“Lots of time at the gym, but your brain needs a little work too,” reads another burn, insinuating that the footballer should focus on mental stimulation rather than physical.
Regardless of the personal reasons behind why both pop stars needed to get those savage tracks out, it’s important to note just how helpful they are for the rest of the world. Speaking to HuffPost UK, Alice Gray, neuroscientist and science presenter explained that “music, including sad music or breakup songs, activate the empathy and compassion pathways in our brain, driving a desire to connect with other people.”
She added: “Connecting with people, seeking out our friends or establishing new friendships is an important part of getting over a breakup. So, music can help us give us a jump-start into becoming more social again when getting over an ex.”
Diss tracks may not be new—having existed within the realm of YouTube for almost a decade—however, female celebrities have tended to dodge this particular pastime. While male strength has always been celebrated, women are often deemed overly emotional or vindictive if they publically call out bad behaviour or stand up for themselves. This no longer appears to be the case, so fingers crossed we’ll get to witness more female empowerment as 2023 rolls along.
Ever since 2016, the internet has made a tradition out of celebrating surveillance capitalism in the guise of tailored reports that recap our habits of the year. Following the launch of Spotify Wrapped—the coveted feature that fans routinely grind towards and base their entire personality around when it drops every December—the concept of a ‘year-in-review’ has gripped most digital services today.
While Apple Music has its revamped Replay feature and YouTube Music offers a Recap experience, Deezer releases its summaries in the form of #MyDeezerYear and Amazon Music generates rather disappointing playlists for users. Heck, even Reddit has its own Recap feature that illustrates the amount of time you spent shitposting and visiting various subs in the hopes of finding a custom long Furby.
Over the past few years, Spotify Wrapped’s impact has catapulted the feature as a cultural reset among gen Zers and millennials alike. Today, both generations expect every single online platform to track and judge their data in exchange for aesthetic statistics they can share with the rest of the world. And, as it turns out, their dating lives are no exception.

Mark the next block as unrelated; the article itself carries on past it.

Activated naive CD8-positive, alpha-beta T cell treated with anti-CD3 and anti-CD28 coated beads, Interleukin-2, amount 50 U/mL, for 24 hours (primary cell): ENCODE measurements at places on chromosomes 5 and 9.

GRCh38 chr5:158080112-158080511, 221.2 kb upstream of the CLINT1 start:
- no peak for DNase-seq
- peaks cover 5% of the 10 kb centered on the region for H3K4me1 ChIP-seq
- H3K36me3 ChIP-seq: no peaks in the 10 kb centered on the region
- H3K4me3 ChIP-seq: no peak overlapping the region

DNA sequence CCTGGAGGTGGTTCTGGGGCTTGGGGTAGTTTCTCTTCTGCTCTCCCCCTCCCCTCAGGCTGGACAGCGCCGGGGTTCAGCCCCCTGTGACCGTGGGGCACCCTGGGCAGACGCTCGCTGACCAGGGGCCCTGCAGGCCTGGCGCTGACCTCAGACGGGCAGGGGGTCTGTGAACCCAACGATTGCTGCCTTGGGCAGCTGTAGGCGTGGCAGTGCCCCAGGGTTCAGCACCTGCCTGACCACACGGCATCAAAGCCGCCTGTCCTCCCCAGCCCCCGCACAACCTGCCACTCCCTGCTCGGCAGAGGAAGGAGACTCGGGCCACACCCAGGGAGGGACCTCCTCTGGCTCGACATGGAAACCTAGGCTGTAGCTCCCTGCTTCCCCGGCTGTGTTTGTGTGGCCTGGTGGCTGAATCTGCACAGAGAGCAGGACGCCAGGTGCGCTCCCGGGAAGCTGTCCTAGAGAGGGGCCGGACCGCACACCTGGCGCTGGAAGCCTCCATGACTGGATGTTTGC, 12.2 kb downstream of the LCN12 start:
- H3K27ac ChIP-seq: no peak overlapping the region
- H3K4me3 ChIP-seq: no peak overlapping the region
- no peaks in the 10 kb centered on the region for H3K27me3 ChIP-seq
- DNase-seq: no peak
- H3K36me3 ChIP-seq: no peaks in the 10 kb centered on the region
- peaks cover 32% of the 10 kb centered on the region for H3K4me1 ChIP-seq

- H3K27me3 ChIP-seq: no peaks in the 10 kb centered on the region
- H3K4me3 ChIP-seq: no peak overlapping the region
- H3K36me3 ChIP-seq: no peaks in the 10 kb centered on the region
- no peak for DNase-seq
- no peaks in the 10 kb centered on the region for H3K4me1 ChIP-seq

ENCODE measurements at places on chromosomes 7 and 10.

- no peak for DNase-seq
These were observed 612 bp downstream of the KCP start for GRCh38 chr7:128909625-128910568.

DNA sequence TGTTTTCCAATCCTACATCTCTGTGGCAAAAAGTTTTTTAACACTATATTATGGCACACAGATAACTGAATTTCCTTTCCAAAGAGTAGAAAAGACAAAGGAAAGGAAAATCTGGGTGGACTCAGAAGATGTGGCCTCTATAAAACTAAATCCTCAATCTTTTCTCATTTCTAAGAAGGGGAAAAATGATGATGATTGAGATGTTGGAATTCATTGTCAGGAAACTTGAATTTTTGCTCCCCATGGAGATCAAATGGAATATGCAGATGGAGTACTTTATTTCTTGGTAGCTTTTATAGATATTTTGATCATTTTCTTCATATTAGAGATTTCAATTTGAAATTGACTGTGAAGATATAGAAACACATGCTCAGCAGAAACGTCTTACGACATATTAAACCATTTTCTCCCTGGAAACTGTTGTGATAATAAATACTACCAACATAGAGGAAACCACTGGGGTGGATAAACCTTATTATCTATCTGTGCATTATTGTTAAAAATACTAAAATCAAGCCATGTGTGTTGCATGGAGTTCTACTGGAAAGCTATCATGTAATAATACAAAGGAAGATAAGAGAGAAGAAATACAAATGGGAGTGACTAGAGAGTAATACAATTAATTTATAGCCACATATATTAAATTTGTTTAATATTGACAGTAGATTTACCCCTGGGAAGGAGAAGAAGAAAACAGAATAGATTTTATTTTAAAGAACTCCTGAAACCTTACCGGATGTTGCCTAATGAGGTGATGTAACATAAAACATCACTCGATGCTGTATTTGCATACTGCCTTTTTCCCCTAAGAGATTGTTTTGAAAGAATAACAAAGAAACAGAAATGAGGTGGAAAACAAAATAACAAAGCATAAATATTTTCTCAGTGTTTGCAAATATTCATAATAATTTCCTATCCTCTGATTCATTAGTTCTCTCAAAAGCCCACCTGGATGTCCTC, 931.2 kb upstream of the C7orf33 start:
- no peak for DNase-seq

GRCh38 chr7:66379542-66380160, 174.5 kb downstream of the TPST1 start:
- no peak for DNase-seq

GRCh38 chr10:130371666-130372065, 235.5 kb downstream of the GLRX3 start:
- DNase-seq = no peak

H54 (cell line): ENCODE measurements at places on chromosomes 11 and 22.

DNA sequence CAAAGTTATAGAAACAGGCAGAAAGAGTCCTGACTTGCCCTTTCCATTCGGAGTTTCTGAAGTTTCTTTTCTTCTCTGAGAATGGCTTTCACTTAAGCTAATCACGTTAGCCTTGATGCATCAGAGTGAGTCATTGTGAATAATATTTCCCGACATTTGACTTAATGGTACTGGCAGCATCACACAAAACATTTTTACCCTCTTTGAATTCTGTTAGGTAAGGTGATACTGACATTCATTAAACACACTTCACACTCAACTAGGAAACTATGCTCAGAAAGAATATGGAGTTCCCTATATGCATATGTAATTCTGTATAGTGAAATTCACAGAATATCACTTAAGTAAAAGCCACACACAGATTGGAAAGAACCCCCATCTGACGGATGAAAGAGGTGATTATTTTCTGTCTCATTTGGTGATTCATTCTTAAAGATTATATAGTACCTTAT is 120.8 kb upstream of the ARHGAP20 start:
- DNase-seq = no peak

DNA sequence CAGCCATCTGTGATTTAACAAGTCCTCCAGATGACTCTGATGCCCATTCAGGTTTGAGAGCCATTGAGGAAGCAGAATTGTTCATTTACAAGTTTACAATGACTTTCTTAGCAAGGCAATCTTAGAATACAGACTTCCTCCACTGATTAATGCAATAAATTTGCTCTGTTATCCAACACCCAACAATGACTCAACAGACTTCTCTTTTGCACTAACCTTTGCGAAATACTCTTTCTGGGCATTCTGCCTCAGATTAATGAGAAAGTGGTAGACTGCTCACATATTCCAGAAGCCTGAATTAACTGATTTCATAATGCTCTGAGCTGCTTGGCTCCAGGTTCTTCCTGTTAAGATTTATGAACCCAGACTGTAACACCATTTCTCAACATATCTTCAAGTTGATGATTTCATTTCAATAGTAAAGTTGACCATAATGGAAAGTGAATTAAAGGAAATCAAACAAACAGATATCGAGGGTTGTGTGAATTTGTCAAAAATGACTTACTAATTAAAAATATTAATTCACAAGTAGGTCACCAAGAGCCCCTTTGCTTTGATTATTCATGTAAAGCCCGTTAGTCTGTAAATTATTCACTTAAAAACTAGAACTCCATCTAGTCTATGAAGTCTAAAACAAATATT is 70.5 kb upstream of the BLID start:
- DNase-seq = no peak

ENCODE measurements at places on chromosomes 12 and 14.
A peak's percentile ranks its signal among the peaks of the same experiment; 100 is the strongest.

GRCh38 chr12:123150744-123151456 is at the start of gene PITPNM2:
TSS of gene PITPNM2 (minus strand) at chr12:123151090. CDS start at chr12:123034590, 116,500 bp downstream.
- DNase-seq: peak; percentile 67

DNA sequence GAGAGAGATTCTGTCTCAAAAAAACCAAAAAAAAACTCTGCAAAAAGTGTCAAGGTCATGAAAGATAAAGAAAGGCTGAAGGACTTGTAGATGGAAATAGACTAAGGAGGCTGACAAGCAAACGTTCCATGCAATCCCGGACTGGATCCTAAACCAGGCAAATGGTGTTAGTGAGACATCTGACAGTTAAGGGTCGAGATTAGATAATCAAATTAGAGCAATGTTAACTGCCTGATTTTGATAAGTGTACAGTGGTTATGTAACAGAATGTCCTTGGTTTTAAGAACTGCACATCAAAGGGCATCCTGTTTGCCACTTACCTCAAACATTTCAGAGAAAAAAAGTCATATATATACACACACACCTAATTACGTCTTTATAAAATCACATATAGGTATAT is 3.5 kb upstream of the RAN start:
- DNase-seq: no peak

A Spotify Wrapped report essentially gives you insights about your top five artists, genres and songs, audio personality (what even is Sorrow Escapism Liminal Space?), and amount of minutes listened. Now, imagine such information being pulled from your miserable presence on dating apps like Bumble, Tinder, Hinge, OkCupid, and more.
If you ask me, the report would read something like this: “In 2022, you swiped right on 26 crypto bros and 38 people named Matt. You went on a sum total of 25 dates with your matches, out of whom 5 kittenfished you, 13 ghosted you right after, and 2 blocked and reported your profile to our teams. You took 150 screenshots of cringey profiles to share with your WhatsApp group chat, and even rage quit our app 7 times. What was that all about, huh?”
“You also received 57 unsolicited gym selfies, but to top things off, you were among the top 1 per cent of users who slid into people’s DMs at 3 am! Congratulations, your dating app rizz is doomed beyond recovery!”
It’s worth noting that the conversation about dating apps having their own year-in-review feature has been making the rounds for a while now. In 2020, comedian Grace Hayes went viral after she uploaded her DIY Bumble Wrapped on TikTok. Leveraging the green screen effect, Hayes curated #bumblewrapped on the video-sharing platform—with 44,800 views and counting. The clip was so popular that even Bumble left a comment stating: “This is AMAZING. Inspiring us 😏😏”
The following year, software engineer Niko Draca created a third-party website for Hinge users to generate their own Wrapped reports. “First thing you’ll see is how many people you encountered on the app and how many you said yes to,” Draca explained in the widely-circulated clip. “Then you’ll see all of the likes, rejections, matches, etc over the year. You can also see what time of the day you sent the most chat messages, how many people you chatted with in total, and how long those conversations lasted.” Apart from the top three emojis, the website additionally provided users with a word cloud made up of the terms they deployed the most in DMs.
Draca was undoubtedly the trailblazer for Hinge Wrapped, and it’s safe to say that the dating app has been real quiet since the video went viral.
Fast forward to 2022, TikTok users have now taken things up a notch with a trend called ‘Dating Wrapped’—where they are seen brutally recapping their past year in romance in hopes of manifesting a better love life. Here, insights are no longer restricted to a single dating app. Instead, they focus on the participants’ relationship exploits in general, including how they met their matches, what they did on first dates, and how many times they cried over someone.